It was pointed out that the word “includes” in Explanation I to Section 11 would indicate that an Application for CIRP is barred not only against itself but also against any other Corporate Debtor when the applicant-Corporate Debtor is found placed in circumstances expressed in Section 11. If the purport of  Explanation II, which was impugned, is that the intention of the law was to only bar an Application for CIRP by a Corporate Debtor against itself, then, it will be unworkable and practically impossible. Explanation II, it was contended, is manifestly arbitrary. It was further contended that the amendment cannot be used retrospectively and take away the vested right.

Dealing with this challenge, the Court analysed the limbs of Section 11 and  Explanation I. Then finally coming to Explanation II, it was opined that The intention of the Legislature was always to target the corporate debtor only insofar as it purported to prohibit application by the corporate debtor against itself, to prevent abuse of the provisions of IBC. It could never had been the intention of the Legislature to create an obstacle in the path of the corporate debtor, in any of the circumstances contained in Section 11, from maximizing its assets by trying to recover the liabilities due to it from others. It was further held:

“The provisions of the impugned Explanation II, thus, clearly amount to a clarificatory amendment. A clarificatory amendment, it is not even in dispute, is retrospective in nature.”

D. Challenge to newly inserted S. 32-A

It was contended that the immunity granted to the corporate debtors and its assets acquired from the proceeds of crimes and any criminal liability arising from the offences of the erstwhile management for the offences committed prior to initiation of CIRP and approval of the resolution plan by the adjudicating authority further jeopardizes the interest of the allottees/creditors. It will cause huge losses which is sought to be prevented under the provisions of the Prevention of Money Laundering Act, 2002. Section 32-A, it was argued, is therefore arbitrary, ultra vires and violative of Article 300-A and Articles 14, 19 and 21.

Answering this, the Court was of the clear view that no case whatsoever is made out to seek invalidation of Section 32-A. The boundaries of the Court’s jurisdiction are clear. The wisdom of the legislation is not open to judicial review. It was observed:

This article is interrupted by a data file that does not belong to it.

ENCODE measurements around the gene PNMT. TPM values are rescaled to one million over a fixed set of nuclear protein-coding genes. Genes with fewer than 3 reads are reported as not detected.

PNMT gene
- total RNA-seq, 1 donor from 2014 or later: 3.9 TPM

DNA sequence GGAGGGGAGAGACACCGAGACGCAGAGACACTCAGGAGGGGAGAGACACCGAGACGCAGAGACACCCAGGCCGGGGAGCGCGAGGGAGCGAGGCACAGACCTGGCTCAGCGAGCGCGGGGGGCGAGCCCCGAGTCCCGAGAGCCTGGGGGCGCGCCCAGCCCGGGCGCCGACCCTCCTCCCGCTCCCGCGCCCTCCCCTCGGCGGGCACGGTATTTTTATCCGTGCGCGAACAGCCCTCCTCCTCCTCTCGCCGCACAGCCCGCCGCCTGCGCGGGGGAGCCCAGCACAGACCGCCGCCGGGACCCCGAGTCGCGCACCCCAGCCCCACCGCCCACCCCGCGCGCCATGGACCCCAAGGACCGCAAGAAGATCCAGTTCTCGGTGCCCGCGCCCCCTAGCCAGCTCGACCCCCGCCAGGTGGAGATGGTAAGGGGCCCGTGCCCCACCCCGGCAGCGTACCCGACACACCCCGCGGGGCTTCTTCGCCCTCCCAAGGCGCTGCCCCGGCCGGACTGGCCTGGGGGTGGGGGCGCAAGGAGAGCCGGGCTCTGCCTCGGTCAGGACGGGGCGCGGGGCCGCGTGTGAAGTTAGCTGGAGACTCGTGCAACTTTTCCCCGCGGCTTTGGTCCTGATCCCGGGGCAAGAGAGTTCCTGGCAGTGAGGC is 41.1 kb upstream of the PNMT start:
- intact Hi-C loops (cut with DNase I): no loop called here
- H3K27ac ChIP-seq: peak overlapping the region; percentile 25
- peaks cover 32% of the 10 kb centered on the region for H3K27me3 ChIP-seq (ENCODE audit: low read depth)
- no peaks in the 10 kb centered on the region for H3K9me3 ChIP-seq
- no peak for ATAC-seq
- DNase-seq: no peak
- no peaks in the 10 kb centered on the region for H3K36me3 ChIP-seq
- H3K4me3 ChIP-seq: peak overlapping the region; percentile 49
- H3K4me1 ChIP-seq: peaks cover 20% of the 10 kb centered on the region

“The provision is carefully thought out. It is not as if the wrongdoers are allowed to get away. They remain liable. The extinguishment of the criminal liability of the corporate debtor is apparently important to the new management to make a clean break with the past and start on a clean slate.”

Further, it was stated that it must be remembered that the immunity is premised on various conditions being fulfilled. In Court’s opinion, there was no basis at all to impugn the Section on the ground that it violates Articles 19, 21 or 300A.

E. Restrospectivity in third proviso to S. 7 and effect on vested rights

The third proviso is a one-time affair. It is intended only to deal with those applications, under Section 7, which were filed prior to 28.12.2019. In other words, the legislative intention was to ensure that no application under Section 7 could be filed after 28.12.2019, except upon complying with the requirements in the first and second provisos. The Legislature did not stop there. It has clearly intended that the threshold requirement it imposed, will apply to all those applications, which were filed, prior to 28.12.2019 as well, subject to the exception that the applications, so filed, had not been admitted, under Section 7(5).